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FSFE Writes Letter to EU Commission, Objecting to FairSearch's Claims Against Google of 'Predatory Pricing' ~pj Update
Monday, July 29 2013 @ 09:12 AM EDT

Free Software Foundation Europe has just announced it has written a letter to the European Commission, objecting to FairSearch's claim that free distribution of Android software by Google is "predatory pricing":
The so-called "FairSearch" coalition is essentially asking the European Commission to favour a restrictive business model over a liberal one. This is exactly the opposite of what competition regulators should do in order to achieve a fair and open market.

"Free Software is not about price, it's about liberty, a guarantee of competition and vendor independence. Asking to cripple Free Software in order to allow proprietary vendors to sell their locked-down systems is just absurd" says Carlo Piana, FSFE's General Counsel. "The most substantial threat to competition in the mobile space today are software patents, and we have repeatedly urged antitrust authorities to address this problem," he adds.

FSFE asks the European Commission to dismiss the "FairSearch" coalition's unfounded claims regarding predatory pricing, and not make them part of whatever steps it decides to take in response to the group's filing.

They tell the Commission that they are writing to "explain how the distribution of Free Software, whether gratis or for a fee, promotes competition, rather than damaging it." For example, it's not true that Google compels Android-based phones to exclusively use its own app store, and by releasing the code for free, Google is actually enabling others to easily compete with Google:
Google's competitive advantage is essentially ephemeral: the only way to stay ahead of the competition in Free Software is to provide better products or services, and to win users' trust. Barriers to entry for competitors are extremely low. An example is that the platform allows installing alternative marketplace (or "app stores"). The Free Software Foundations promote a "Free Your Android" campaign where they solicit adoption of an alternative marketplace called F-Droid where only Free Software applications are provided.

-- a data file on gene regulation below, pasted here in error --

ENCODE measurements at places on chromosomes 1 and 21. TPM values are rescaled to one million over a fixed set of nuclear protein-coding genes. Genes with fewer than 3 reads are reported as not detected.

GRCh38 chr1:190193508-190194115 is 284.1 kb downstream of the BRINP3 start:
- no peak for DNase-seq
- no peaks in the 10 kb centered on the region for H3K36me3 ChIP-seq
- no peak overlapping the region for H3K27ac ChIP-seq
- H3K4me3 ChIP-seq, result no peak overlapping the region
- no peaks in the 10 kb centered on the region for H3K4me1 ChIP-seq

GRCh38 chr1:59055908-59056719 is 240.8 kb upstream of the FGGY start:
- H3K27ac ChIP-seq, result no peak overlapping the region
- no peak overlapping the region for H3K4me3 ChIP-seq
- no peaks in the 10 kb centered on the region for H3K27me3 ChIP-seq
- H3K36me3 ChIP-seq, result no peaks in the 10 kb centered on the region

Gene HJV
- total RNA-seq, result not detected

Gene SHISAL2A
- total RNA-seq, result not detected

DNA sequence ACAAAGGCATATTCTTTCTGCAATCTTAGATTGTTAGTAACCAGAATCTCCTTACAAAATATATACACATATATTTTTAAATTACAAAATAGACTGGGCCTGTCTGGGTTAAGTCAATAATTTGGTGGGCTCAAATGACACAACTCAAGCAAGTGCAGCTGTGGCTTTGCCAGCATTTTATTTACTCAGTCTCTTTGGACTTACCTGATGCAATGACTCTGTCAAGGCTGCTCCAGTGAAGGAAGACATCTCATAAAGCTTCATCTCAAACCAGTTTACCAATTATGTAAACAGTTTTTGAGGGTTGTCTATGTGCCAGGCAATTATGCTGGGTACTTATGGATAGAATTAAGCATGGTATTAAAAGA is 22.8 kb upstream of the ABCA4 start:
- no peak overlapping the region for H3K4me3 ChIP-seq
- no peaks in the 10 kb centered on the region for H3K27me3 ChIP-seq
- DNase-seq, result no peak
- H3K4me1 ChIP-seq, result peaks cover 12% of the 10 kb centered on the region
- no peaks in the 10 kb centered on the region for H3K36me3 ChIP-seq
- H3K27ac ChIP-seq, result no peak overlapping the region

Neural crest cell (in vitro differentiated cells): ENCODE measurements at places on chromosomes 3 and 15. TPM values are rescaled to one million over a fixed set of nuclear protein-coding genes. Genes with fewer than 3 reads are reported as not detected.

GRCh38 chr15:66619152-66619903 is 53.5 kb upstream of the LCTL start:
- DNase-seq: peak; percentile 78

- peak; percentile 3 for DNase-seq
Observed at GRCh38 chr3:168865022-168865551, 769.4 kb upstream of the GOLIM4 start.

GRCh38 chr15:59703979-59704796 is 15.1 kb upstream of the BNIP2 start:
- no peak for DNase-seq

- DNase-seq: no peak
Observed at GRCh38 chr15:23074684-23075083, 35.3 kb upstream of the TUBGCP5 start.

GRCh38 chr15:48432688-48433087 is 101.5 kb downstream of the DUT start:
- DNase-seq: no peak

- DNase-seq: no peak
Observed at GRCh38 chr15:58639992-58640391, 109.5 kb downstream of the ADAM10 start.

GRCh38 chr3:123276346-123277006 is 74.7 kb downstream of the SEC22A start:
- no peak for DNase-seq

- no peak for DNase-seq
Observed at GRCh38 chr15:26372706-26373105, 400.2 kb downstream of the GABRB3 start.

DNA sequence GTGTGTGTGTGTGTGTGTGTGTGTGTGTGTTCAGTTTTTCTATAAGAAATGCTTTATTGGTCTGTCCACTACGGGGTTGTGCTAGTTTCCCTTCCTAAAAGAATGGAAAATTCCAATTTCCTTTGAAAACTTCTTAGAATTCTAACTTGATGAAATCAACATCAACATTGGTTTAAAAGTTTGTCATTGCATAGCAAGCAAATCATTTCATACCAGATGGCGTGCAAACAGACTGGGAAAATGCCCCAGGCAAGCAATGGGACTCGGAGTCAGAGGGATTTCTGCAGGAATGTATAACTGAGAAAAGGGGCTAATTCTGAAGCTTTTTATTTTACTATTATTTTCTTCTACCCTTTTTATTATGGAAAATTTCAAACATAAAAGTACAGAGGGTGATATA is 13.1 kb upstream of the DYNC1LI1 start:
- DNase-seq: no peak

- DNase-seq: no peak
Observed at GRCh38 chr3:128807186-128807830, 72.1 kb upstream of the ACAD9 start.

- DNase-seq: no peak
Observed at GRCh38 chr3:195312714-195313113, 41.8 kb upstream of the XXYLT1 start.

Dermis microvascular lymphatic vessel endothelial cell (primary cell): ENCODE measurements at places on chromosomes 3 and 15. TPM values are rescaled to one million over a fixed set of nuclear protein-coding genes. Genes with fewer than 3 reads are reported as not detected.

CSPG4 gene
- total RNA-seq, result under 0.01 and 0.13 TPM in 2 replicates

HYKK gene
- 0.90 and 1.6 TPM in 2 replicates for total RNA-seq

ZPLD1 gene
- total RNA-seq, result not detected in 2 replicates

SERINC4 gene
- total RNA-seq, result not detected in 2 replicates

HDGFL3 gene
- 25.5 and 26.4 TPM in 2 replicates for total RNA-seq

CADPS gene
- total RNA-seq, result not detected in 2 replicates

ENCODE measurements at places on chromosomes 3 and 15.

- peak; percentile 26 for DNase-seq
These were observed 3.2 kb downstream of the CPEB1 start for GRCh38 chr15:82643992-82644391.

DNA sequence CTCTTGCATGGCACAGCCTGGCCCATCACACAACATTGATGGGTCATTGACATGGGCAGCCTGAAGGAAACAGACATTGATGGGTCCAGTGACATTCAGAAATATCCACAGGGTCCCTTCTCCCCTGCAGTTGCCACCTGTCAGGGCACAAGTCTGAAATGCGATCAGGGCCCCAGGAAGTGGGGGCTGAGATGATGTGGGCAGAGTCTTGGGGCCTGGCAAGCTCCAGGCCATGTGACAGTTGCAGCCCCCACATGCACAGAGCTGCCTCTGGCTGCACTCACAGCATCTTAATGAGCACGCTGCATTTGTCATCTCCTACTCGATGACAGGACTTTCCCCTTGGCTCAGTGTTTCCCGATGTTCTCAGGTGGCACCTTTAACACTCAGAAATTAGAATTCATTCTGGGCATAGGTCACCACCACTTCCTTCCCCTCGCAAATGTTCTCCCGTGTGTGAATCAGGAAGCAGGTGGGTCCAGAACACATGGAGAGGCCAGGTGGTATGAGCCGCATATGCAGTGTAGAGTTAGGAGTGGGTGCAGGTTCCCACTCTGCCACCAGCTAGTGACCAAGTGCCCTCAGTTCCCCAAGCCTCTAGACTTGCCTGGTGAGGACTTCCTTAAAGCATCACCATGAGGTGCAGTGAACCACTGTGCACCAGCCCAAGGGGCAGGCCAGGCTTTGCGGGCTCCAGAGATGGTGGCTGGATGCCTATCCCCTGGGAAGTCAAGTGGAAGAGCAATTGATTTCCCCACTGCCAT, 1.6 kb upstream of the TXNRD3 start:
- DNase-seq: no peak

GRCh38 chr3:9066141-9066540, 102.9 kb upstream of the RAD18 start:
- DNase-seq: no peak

The letter points out that most of the innovation going on in mobiles is in Free Software:
In a powerful illustration of how the Free Software model enables competition, we note that all recent additions to the list of mobile operating systems are largely Free Software. Though Android devices currently make up around 70% of mobile phones and tablets sold, several other Free Software mobile operating systems based on the Linux kernel are setting out to to compete with Android. Examples include Firefox OS (backed by the Mozilla Foundation), Jolla (from the ashes of Maemo, a Nokia project terminated after the company's strategic alignment with Microsoft), Tizen (backed by Samsung, Intel and various telecom providers such as Vodafone and NTT Docomo), and UbuntuMobile (backed by Canonical).
You can write your own letter to the EU Commission, whether you are a company, a FOSS project, or an individual. I hope you will. I know some of you have already, because you've been nice enough to let me know, and so I know some beautiful letters have already been sent. But numbers matter. Write to:
comp-greffe-antitrust at ec.europa.eu


The FairSearch claim, they write, is illogical:
The predatory pricing theory proposed by FairSearch is plainly unsuitable to describe a market where there is no price, and a product that, being Free Software, can literally be taken by anybody and "forked", a practice that the Commission has already discussed in past activities. There is no "below cost" distribution in Free Software, because the price which market participants set for copies of mobile operating systems in these circumstances is precisely zero.
Here's the announcement in their press release:
In a recent antitrust submission to the European Commission, a Microsoft-led coalition falsely claimed that the distribution of Free Software free of charge hurts competition. FSFE has written a letter to the European Commission's competition authorities to refute this claim, and make it clear that Free Software is critical for an open, competitive IT market.